While all societies consume, mass consumption has taken on intense and multiple meanings within American society since the nineteenth century when advances in mass production and a continental market demanded a new mass consumer. This new person was fostered by newspaper advertising and department stores that channeled new affluence. Later, radio, film, television and the Internet have all created commercial media in which sales, sponsorship, product placement and information become intertwined. Consumption, despite repeated anticonsumerist movements, is also deeply linked to identity and status—class is read as consumption rather than production. Contemporary consumption is framed by its economic history of the Great Depression in the 1930s followed by postwar affluence. A Depression “mentality” and the experience of limited rationing in the Second World War directly influenced parents of baby boomers, as well as new generations themselves. Yet for many products were our most important progress as new automobiles, appliances and materials created suburbs and recreated urban lifestyles. The postwar period, in particular, identified children and teenagers as consumers, shaping the intensive niche marketing that in later decades has driven fashion, media, music and other products. The Reagan era became a second spring for consumerism, from the borrowed designer dresses of the First Lady to the yuppies of Wall Street. Expanding credit cards (and debts) replaced savings as baby boomers and their offspring came into employment maturity at a time of apparently constant growth.
The postwar boom did not eliminate divisions in consumption even as it enshrined ideals of the marketplace. Among the struggles of the civilrights movement were African American demands for equal consumption—access to previously segregated department stores or public accommodations. Women, as consumers for the home, dependent on a husband’s salary also learned to establish economic independence through consumption and credit histories. The poor were doubly exploited—unable to buy as readily yet forced to consume cheaper or second-hand goods, or through plans like rental purchase or other financing agreements that doubled prices for inferior products. One might not buy a new automobile every year, for example, but one is forced either to find something to deal with increasingly diffuse metropolitan life, or become more marginal to an automotive culture.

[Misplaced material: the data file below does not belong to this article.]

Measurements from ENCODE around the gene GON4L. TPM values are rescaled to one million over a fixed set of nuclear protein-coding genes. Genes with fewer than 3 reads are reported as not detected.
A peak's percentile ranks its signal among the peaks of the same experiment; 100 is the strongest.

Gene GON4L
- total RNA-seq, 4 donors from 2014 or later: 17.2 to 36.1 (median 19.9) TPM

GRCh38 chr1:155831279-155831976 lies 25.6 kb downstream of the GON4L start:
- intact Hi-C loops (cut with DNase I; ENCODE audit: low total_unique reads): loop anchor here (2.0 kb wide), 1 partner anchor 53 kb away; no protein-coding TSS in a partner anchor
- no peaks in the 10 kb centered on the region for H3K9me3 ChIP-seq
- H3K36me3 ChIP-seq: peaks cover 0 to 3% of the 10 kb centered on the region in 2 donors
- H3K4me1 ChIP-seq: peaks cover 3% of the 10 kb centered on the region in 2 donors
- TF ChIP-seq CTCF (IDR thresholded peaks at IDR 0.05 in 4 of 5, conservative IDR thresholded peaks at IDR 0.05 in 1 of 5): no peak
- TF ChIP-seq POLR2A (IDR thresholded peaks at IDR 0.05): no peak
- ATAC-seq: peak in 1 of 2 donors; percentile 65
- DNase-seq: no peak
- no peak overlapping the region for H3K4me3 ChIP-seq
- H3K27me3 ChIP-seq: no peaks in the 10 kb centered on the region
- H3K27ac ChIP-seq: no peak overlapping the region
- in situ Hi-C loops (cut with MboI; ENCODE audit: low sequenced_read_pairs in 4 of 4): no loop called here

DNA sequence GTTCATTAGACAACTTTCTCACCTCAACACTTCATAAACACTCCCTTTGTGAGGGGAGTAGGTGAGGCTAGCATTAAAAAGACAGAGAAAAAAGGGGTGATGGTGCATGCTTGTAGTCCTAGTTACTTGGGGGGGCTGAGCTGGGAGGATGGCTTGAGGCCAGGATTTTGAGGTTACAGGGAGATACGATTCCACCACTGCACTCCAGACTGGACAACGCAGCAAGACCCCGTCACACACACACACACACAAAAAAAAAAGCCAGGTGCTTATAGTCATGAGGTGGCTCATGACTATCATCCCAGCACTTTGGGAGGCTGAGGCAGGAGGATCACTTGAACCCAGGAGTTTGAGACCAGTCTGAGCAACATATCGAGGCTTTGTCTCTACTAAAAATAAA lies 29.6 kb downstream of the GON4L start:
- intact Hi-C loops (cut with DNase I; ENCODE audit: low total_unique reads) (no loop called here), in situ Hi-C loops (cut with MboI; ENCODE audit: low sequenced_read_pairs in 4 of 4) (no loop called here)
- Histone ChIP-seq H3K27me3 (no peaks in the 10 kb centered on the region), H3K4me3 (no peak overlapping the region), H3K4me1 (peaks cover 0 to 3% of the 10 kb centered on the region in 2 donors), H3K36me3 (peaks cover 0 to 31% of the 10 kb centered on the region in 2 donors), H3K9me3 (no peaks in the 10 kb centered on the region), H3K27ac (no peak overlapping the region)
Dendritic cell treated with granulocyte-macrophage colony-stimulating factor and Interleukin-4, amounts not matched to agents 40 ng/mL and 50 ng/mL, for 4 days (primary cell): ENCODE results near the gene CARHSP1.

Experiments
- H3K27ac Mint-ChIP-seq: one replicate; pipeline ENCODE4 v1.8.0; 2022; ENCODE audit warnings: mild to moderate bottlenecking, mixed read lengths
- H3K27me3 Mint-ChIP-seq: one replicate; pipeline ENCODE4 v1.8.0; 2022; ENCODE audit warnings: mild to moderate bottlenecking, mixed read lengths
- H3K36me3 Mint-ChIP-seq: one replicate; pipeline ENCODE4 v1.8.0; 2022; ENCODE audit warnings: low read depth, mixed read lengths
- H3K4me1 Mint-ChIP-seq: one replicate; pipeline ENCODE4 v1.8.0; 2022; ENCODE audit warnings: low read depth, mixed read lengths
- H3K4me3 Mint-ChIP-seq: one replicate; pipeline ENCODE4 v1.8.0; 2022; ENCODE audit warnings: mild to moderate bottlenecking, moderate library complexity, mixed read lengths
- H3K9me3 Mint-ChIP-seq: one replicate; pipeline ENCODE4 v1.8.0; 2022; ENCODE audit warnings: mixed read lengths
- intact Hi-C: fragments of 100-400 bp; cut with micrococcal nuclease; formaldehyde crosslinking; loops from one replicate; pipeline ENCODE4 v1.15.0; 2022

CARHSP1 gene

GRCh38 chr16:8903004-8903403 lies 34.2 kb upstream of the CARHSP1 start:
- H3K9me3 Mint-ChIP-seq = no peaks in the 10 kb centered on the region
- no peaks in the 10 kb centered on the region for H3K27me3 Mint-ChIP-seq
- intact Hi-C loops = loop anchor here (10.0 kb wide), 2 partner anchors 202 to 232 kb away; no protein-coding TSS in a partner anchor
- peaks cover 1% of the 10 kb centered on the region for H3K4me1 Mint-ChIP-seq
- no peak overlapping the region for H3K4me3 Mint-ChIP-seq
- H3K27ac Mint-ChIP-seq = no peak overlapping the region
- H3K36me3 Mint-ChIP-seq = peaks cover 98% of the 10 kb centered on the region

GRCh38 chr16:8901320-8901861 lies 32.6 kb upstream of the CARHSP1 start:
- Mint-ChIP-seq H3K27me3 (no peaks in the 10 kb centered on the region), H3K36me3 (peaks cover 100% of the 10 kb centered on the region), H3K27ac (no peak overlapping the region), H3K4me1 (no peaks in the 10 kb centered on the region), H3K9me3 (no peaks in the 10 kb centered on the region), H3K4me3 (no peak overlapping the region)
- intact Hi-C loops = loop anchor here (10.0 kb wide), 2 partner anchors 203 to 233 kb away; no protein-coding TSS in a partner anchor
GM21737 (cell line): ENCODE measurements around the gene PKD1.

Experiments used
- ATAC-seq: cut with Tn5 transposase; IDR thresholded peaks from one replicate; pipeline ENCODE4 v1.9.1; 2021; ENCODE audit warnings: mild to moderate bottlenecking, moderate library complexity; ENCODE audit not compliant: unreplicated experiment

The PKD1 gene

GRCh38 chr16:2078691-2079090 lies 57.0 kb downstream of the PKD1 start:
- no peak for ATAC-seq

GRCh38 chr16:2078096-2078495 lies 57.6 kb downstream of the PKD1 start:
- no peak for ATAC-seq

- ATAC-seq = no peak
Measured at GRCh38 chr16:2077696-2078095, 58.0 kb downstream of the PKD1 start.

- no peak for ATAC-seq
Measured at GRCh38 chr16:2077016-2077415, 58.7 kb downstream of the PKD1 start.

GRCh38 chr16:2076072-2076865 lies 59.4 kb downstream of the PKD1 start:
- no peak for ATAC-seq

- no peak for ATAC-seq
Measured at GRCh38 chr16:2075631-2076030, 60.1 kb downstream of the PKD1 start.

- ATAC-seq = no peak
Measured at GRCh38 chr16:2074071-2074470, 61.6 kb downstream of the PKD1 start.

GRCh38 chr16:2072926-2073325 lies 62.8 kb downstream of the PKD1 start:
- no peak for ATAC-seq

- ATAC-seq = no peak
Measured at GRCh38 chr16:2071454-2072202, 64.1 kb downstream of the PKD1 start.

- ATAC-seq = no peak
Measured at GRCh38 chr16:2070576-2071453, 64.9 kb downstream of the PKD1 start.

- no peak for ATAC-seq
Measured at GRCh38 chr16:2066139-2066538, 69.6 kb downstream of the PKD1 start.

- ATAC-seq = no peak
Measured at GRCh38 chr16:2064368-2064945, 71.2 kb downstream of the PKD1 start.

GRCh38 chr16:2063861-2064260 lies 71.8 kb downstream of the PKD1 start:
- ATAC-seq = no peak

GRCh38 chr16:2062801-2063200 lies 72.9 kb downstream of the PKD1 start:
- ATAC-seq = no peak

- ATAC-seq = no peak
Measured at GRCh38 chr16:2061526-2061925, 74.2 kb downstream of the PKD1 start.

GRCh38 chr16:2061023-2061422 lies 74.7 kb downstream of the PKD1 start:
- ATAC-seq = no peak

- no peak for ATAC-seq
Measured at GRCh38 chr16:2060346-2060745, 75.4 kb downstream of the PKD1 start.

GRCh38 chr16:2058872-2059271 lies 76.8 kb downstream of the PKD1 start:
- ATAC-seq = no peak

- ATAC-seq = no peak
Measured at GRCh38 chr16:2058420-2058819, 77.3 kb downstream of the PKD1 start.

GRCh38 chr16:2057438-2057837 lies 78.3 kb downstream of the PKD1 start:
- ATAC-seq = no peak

Intellectual movements have spoken against this intensive consumption in various ways: the beatniks of the 1950s and hippies of the 1960s both represent anti-materialist movements—although their stress on handicrafts or imported goods betrays an alternative consumption as well. Religious groups have promoted spirituality rather than materialism, yet wealthy churches and consumer-based religions, exchanging miracles for donations, underscore a synthesis of God and mammon long criticized in American life. Environmentalists have also pointed out that another result of runaway consumerism is runaway waste, evident in overflowing landfills and polluted ecosystems nationwide, even while “green” products also sell. Political and economic analysts also warn of the dangers of dependent consumerism—whether in the oil crisis of the 1970s or the continuous trade imbalances of the 1990s. Yet, at the same time, American consumption is seen as a vital component of world economic revitalization, where a sneaker plant in Indonesia represents both exploitation and opportunity.
Indeed, after the 1990’s extended growth and spending, consumerism is deeply ingrained in American society as an emblem of success, a source of individual satisfaction and a motor for American global power. At the same time, consumption is a discourse of division in a polarized society—where children may kill for expensive sneakers, while schools promote uniforms to “restrain” competition in the classroom. Indeed, extensions of consumerism into areas of public good challenge American dreams of equality and democracy Should one have the right to buy media domination or political influence? Is the Internet a new agora or a new mall? Are education, healthcare and housing public rights or phenomena of the marketplace? Is freedom to consume, in fact, the pervasive yet hushed underpinning of the American dream, as well as the engine of American nightmares at home and abroad?